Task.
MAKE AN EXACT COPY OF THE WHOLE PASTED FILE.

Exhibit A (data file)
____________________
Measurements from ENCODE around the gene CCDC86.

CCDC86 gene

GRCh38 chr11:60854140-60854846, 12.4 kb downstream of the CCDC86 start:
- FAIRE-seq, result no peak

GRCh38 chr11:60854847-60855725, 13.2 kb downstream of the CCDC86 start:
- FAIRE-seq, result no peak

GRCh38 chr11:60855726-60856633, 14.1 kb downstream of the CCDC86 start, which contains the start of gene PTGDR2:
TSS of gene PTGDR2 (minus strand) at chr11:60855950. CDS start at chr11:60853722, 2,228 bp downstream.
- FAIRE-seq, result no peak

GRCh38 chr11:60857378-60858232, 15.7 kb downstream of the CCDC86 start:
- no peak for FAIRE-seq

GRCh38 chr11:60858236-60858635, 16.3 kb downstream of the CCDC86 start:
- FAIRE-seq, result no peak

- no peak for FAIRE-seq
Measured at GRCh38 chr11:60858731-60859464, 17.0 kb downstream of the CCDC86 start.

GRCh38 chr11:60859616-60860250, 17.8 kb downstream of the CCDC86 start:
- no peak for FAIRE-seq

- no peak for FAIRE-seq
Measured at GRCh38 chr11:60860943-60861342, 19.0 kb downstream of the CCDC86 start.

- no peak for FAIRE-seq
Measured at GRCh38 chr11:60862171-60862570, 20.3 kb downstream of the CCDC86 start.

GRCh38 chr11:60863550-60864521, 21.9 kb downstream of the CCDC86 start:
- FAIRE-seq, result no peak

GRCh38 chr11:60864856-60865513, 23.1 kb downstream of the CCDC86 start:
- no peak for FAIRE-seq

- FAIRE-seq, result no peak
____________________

Measurements from ENCODE around the gene CCDC86.

CCDC86 gene

GRCh38 chr11:60854140-60854846, 12.4 kb downstream of the CCDC86 start:
- FAIRE-seq, result no peak

GRCh38 chr11:60854847-60855725, 13.2 kb downstream of the CCDC86 start:
- FAIRE-seq, result no peak

GRCh38 chr11:60855726-60856633, 14.1 kb downstream of the CCDC86 start, which contains the start of gene PTGDR2:
TSS of gene PTGDR2 (minus strand) at chr11:60855950. CDS start at chr11:60853722, 2,228 bp downstream.
- FAIRE-seq, result no peak

GRCh38 chr11:60857378-60858232, 15.7 kb downstream of the CCDC86 start:
- no peak for FAIRE-seq

GRCh38 chr11:60858236-60858635, 16.3 kb downstream of the CCDC86 start:
- FAIRE-seq, result no peak

- no peak for FAIRE-seq
Measured at GRCh38 chr11:60858731-60859464, 17.0 kb downstream of the CCDC86 start.

GRCh38 chr11:60859616-60860250, 17.8 kb downstream of the CCDC86 start:
- no peak for FAIRE-seq

- no peak for FAIRE-seq
Measured at GRCh38 chr11:60860943-60861342, 19.0 kb downstream of the CCDC86 start.

- no peak for FAIRE-seq
Measured at GRCh38 chr11:60862171-60862570, 20.3 kb downstream of the CCDC86 start.

GRCh38 chr11:60863550-60864521, 21.9 kb downstream of the CCDC86 start:
- FAIRE-seq, result no peak

GRCh38 chr11:60864856-60865513, 23.1 kb downstream of the CCDC86 start:
- no peak for FAIRE-seq

- FAIRE-seq, result no peak